Who Is In The Champions League?
The Champions League allocates berths to each member nation based on the UEFA country coefficient. This takes into account the performance of each country’s teams in European competition from the last five years.
The 2018-19 Champions League gives four automatic berths to the top four countries: Spain, Germany, England and Italy. The allocations are as follows:
- 4: Spain, Germany, England, Italy
- 3: France, Russia
- 2: Portugal, Ukraine, Belgium, Turkey, Czech Republic, Switzerland, Netherlands, Greece, Austria
- 1: Everyone else (except Liechtenstein, which gets 0)
The following nations are qualified for the Champions League.
How Do You Qualify For The Champions League?
The aforementioned allocations mean the nations who finish in the given position for each of the UEFA member nations (ex: top 4 for England, top 2 for Belgium) enter the Champions League. However, most will not qualify for the group stage.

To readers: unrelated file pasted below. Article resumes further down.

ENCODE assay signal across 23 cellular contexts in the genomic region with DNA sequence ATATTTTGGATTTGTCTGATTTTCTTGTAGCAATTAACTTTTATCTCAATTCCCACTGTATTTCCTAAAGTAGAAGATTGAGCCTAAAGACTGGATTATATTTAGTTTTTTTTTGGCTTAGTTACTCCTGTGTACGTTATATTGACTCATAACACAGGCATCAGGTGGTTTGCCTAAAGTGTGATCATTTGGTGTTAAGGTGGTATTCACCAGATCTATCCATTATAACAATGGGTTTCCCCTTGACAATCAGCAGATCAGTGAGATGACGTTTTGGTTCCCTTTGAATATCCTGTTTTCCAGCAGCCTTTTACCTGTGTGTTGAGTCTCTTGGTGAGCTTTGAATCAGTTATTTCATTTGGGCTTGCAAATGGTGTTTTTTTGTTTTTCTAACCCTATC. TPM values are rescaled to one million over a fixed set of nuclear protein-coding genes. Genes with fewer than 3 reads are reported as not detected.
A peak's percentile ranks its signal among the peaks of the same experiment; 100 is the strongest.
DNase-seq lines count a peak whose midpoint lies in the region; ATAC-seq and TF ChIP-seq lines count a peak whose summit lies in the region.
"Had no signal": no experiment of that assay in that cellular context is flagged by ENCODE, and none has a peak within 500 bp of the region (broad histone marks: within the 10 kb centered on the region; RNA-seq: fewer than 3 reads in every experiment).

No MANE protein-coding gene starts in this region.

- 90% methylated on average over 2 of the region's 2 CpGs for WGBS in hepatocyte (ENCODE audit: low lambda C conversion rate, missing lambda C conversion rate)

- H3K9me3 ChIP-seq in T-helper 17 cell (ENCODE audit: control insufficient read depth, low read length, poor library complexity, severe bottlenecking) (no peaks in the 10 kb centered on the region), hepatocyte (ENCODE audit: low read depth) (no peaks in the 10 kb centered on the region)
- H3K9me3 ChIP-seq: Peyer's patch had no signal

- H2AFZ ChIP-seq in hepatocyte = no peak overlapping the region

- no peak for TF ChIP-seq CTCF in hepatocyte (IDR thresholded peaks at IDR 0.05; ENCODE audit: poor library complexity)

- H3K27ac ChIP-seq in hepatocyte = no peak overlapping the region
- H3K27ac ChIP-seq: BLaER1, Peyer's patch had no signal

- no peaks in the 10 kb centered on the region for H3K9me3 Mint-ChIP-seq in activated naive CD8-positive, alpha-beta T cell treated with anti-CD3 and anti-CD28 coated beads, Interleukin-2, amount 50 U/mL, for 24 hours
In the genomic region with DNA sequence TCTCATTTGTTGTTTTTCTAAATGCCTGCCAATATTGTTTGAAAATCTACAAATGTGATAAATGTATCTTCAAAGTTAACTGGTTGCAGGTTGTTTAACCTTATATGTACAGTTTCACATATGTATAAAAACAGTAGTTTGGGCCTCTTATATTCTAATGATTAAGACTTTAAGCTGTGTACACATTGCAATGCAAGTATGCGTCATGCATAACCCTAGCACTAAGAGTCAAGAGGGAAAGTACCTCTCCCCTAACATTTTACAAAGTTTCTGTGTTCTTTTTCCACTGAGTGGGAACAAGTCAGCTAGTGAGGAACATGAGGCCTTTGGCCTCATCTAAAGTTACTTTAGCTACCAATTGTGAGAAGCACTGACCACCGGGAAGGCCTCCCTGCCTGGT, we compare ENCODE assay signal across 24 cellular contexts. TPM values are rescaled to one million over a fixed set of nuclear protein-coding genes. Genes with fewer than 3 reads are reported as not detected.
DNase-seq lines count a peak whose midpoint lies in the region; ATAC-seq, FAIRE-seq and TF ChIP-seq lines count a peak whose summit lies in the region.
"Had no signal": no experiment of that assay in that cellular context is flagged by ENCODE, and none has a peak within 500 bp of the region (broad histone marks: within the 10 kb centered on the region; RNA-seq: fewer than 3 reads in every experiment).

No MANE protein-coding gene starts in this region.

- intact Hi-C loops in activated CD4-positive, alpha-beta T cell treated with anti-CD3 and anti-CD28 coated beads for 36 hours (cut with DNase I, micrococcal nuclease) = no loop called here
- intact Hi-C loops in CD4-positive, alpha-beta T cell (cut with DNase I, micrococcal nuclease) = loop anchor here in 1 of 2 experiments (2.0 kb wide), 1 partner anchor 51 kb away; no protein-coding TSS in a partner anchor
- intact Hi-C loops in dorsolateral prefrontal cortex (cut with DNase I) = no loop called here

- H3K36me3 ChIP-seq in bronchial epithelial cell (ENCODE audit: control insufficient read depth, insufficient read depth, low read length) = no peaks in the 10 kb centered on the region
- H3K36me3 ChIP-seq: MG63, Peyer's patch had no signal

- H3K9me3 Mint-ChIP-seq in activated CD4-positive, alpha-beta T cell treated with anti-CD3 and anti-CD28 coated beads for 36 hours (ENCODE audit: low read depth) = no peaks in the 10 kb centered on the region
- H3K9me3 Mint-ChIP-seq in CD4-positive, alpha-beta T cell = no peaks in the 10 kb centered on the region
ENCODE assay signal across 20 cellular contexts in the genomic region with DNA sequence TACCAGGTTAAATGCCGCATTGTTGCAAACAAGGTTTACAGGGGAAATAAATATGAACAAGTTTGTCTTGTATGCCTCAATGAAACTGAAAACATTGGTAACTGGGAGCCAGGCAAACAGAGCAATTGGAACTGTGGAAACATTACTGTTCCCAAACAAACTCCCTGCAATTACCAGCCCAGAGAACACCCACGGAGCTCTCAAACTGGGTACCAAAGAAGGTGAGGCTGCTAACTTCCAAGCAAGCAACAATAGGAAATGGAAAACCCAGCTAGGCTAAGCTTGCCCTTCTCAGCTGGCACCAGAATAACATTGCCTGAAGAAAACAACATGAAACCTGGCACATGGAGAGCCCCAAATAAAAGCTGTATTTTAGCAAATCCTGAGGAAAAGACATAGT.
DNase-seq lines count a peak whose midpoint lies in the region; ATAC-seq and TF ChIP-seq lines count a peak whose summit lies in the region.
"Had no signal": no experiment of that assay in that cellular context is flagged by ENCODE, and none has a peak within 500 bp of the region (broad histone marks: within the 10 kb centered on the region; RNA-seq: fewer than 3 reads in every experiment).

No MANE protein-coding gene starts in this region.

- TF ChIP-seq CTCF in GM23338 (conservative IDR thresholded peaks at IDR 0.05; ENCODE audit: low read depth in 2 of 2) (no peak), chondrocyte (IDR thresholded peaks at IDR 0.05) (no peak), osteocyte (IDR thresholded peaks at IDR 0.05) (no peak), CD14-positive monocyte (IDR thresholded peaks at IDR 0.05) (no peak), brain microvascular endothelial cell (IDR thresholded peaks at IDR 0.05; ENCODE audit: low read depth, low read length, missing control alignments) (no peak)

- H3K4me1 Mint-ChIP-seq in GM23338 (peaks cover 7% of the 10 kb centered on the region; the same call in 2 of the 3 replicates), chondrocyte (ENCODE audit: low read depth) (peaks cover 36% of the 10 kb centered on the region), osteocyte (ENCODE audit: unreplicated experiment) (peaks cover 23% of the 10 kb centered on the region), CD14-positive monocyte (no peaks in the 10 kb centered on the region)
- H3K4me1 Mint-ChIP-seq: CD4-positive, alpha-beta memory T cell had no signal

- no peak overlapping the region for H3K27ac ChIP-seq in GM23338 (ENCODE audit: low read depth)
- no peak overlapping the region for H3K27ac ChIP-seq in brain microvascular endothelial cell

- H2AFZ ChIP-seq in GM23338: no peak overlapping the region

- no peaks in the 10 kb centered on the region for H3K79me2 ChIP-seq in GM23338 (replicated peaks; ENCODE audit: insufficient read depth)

The top 11 nations in the UEFA country coefficient earn automatic berths into the group stage, as do the runners-up from the top six nations, third-place teams from the top five nations and fourth-place teams from the top four nations. These 26 teams are joined in the group stage by the remaining qualifiers who must go through up to five qualifying rounds.
The preliminary round includes the champions from the associations ranked 52-55. The champions from associations 20-51 (except Lichtenstein) join in at the first qualifying round.
The second qualifying round adds in four champions (16-19) and four runners-up (12-15), who take separate paths to give league champions a greater chance of qualifying. The third qualifying round adds two champions (14-15) to the Champions Path while the runners-up from 7-11 and third-place team from 6 join the League Path.